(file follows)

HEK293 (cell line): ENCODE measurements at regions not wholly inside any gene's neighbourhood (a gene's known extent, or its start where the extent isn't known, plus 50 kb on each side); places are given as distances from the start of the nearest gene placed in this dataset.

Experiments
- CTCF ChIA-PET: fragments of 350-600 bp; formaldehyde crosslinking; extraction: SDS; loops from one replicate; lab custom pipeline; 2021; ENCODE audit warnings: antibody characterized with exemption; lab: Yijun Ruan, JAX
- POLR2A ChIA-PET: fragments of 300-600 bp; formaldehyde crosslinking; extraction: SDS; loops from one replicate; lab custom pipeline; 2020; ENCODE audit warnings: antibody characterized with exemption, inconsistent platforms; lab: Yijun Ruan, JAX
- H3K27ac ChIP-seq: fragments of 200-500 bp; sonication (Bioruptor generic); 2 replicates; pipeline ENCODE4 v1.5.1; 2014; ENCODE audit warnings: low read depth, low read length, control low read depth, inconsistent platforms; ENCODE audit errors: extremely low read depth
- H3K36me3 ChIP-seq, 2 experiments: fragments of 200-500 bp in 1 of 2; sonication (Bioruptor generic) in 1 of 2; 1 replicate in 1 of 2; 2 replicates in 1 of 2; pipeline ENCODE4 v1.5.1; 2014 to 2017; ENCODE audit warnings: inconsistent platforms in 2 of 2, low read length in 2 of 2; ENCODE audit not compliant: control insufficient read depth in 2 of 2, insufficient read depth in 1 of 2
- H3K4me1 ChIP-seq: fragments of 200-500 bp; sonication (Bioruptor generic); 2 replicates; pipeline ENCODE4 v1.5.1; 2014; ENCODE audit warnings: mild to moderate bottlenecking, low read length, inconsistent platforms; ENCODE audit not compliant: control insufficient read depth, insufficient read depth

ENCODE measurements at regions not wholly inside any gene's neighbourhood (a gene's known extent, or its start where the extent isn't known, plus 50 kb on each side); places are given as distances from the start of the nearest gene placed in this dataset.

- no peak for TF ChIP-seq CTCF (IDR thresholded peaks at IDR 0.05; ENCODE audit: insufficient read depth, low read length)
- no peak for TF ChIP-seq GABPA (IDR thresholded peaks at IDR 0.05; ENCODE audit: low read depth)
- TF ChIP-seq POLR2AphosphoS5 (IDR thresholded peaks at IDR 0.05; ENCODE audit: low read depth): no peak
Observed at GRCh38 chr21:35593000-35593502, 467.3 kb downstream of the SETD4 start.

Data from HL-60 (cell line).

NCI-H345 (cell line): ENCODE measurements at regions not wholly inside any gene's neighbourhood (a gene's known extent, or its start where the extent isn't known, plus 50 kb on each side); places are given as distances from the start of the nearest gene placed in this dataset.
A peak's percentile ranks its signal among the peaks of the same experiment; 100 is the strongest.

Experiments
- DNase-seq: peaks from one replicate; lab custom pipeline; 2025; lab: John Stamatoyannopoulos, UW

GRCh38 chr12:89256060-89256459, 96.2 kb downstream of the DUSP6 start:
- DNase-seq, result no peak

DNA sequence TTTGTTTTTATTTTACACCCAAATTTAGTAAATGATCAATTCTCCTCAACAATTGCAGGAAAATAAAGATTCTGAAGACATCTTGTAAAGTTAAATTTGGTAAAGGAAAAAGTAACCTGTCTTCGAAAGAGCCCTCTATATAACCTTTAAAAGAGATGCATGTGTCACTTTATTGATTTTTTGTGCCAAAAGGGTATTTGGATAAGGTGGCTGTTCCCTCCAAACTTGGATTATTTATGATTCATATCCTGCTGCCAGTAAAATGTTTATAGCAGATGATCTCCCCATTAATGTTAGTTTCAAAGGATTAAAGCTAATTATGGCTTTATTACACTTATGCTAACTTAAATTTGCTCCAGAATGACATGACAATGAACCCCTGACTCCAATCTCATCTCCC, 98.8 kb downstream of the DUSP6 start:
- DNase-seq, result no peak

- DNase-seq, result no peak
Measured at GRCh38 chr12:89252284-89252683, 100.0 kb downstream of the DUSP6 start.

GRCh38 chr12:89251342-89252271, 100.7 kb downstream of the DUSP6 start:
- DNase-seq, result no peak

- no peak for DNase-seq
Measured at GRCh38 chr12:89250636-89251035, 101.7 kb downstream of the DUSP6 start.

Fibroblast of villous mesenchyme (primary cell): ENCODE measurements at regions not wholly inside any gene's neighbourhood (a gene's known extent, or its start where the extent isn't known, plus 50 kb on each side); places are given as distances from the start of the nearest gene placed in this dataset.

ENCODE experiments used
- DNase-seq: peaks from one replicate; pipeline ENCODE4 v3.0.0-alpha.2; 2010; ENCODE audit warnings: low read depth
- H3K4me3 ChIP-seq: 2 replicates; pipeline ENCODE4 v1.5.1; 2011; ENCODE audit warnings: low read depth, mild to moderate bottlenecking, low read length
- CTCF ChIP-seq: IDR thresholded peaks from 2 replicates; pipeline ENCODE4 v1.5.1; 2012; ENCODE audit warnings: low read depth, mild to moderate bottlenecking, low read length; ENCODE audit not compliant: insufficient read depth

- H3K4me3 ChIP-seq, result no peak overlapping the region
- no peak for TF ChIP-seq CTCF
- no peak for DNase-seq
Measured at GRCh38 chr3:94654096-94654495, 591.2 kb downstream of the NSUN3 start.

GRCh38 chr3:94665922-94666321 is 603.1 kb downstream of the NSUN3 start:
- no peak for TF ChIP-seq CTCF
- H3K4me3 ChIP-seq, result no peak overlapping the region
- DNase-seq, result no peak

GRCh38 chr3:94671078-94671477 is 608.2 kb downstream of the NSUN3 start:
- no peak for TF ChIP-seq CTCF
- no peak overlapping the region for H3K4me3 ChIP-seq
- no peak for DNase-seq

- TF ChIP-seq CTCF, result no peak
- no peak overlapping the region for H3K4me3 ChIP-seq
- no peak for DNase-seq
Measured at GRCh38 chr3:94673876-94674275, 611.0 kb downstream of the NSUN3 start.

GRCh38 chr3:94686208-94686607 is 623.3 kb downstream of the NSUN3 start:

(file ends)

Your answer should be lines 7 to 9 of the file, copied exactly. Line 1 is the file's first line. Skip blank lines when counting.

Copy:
- H3K4me1 ChIP-seq: fragments of 200-500 bp; sonication (Bioruptor generic); 2 replicates; pipeline ENCODE4 v1.5.1; 2014; ENCODE audit warnings: mild to moderate bottlenecking, low read length, inconsistent platforms; ENCODE audit not compliant: control insufficient read depth, insufficient read depth

ENCODE measurements at regions not wholly inside any gene's neighbourhood (a gene's known extent, or its start where the extent isn't known, plus 50 kb on each side); places are given as distances from the start of the nearest gene placed in this dataset.

- no peak for TF ChIP-seq CTCF (IDR thresholded peaks at IDR 0.05; ENCODE audit: insufficient read depth, low read length)